What is panel management?
Panel management is a process of proactively managing a defined population of patients, using EMR data to identify and respond to patients’ chronic and preventative care needs. The concept is simple: better information about patients leads to better care for patients.
Why do panel management?
The phases of panel management is a framework designed to support doctors as they work to provide longitudinal, proactive care to their patients. An accurate panel means doctors can easily track billings, improve their workflows, improve communications with patients, and maintain a better work-life balance.
The three-phase approach to panel management helps doctors:
- Improve practice workflow efficiencies.
- Identify others who can help family doctors care for their patients.
- Inform and plan proactive care.
What is involved in panel management?
Panel management has three phases:
- Empanelment assigns patients to individual primary care providers. Having an accurate list of active patients for each provider improves continuity of care and enables population-based care.
- Panel clean-up involves creating registries that accurately reflect all patients within the panel that have a specific diagnosis and are properly coded with the correct ICD-9 code.
- Panel optimization involves using updated data to implement proactive care goals using decision support tools in the EMR.
Panel management is supported through coaching and mentoring services accessed through Practice Support Program regional teams and is compensated through sessional payments during the three phases, with a bonus of $3,000 upon completion of Phase 3.
PSP team members can create and support manageable steps to help physicians optimize their EMR data as they work through the phases of panel management.
How do I get started?
Fill out the Panel Management Commitment Form.
How long does panel management take?
Each phase could take up to 15 hours of physician or staff time to complete and the total time commitment may be up to 12 months. The process is certified for three Mainpro+ credits per hour and is compensated at sessional rates.
Do I qualify for panel management?
To be eligible for sessional compensation, you must:
- Be a Community Longitudinal Family Physician practicing in British Columbia.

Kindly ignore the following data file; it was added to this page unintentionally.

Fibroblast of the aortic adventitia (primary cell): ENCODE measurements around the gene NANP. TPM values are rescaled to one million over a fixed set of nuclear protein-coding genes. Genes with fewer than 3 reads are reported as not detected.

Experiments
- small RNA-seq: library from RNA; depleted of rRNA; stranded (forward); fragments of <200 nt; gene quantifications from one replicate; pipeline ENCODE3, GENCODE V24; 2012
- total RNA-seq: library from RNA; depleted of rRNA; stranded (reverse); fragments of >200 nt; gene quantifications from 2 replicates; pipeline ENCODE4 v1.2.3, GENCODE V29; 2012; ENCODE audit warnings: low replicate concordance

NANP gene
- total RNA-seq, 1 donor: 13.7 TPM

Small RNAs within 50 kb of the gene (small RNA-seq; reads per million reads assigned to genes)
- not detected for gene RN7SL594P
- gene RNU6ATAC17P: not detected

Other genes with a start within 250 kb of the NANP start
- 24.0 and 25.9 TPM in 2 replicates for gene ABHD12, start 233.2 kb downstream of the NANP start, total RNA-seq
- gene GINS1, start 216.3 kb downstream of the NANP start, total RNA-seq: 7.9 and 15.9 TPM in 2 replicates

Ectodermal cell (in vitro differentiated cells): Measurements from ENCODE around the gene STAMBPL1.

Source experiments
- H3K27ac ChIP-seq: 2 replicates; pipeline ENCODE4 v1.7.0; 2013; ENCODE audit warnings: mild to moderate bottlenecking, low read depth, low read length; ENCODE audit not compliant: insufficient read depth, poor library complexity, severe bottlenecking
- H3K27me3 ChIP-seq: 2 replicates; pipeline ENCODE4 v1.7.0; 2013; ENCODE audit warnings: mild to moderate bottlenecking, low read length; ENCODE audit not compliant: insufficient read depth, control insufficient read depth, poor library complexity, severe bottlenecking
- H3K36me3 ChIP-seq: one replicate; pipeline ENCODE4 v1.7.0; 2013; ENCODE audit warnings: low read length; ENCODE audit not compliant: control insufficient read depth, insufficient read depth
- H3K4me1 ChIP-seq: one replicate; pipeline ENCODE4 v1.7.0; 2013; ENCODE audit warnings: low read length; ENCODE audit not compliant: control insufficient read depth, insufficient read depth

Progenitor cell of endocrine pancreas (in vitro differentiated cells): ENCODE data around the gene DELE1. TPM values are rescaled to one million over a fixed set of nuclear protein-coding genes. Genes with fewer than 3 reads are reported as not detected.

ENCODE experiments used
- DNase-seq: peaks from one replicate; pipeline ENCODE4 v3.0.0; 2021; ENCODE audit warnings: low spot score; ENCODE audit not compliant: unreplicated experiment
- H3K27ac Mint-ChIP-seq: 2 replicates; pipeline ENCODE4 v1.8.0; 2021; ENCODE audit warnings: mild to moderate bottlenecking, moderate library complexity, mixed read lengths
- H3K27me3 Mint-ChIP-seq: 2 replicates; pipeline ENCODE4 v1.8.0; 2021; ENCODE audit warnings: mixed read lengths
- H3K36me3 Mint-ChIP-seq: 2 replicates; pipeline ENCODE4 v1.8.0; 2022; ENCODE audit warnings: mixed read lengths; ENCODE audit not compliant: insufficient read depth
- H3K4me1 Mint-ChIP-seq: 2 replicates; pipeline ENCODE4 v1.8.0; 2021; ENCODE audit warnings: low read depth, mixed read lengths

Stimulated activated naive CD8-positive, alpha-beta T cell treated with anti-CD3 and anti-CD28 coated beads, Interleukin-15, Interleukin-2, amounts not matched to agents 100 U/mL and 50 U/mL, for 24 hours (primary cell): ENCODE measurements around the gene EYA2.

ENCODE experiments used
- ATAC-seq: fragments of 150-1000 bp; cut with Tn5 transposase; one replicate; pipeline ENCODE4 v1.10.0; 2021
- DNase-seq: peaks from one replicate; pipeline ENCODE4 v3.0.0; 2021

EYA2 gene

- Intend to remain the Most Responsible Physician/Provider (MRP) for your patient panel for at least the next 12 months.
- Be using an EMR system to document and manage patient medical information (including medical history, tests, diagnosis, and treatments) in the clinic you are undertaking panel management.
- Commit to completing phase one, two, and three of panel management in the next 12 months.
Each eligible family doctor can claim payments only once.
For questions about eligibility or payments, contact email@example.com.
 A family physician is working as a “Community Longitudinal Family Physician” (CLFP) when they do all of the following:
- Assume the role of Most Responsible Physician/Provider (MRP) for a known panel of patients. The GPSC defines a MRP as a physician who takes responsibility for directing and coordinating the ongoing care and management of a patient. This includes coordinating clinical services delegated to other providers, ensuring cross coverage when MRP is unavailable, and coordinating referrals to specialty care when needed.
- Confirm patient-physician relationship with their patients through a standardized conversation or “compact”, as outlined in PG14070.
- Provide, or coordinate delivery of, longitudinal full scope family medicine primary care services to a patient panel that is inclusive of patients of diverse demographics and medical needs.
- Work in community settings such as physician offices or health care clinics where patients are seen in person. CLFP may also provide some virtual services to their patient panel via telephone, video or other virtual care modality. CLFP may also provide some services to patient panel in facility settings such as hospitals, long term care, hospices, assisted living, or group homes.
- Maintain the comprehensive longitudinal medical records of each patient on patient panel.
A family physician is not considered to be working as a CLFP while they are working solely in one or more of the following health care settings:
- Episodic care settings such as (but not limited to) walk-in clinics, urgent care centres, and hospitals, where physician does not assume the role of MRP for patients.
- Virtual care settings where patient care is delivered via telephone, video, or other virtual care modalities.
- Focused practices serving a specific patient population or providing sub-specialty services such as (but not limited to) maternity care, palliative care, sports medicine, chronic pain, and addiction care.
- Facility settings such as (but not limited to) hospitals, long term care, hospices, assisted living, or group homes.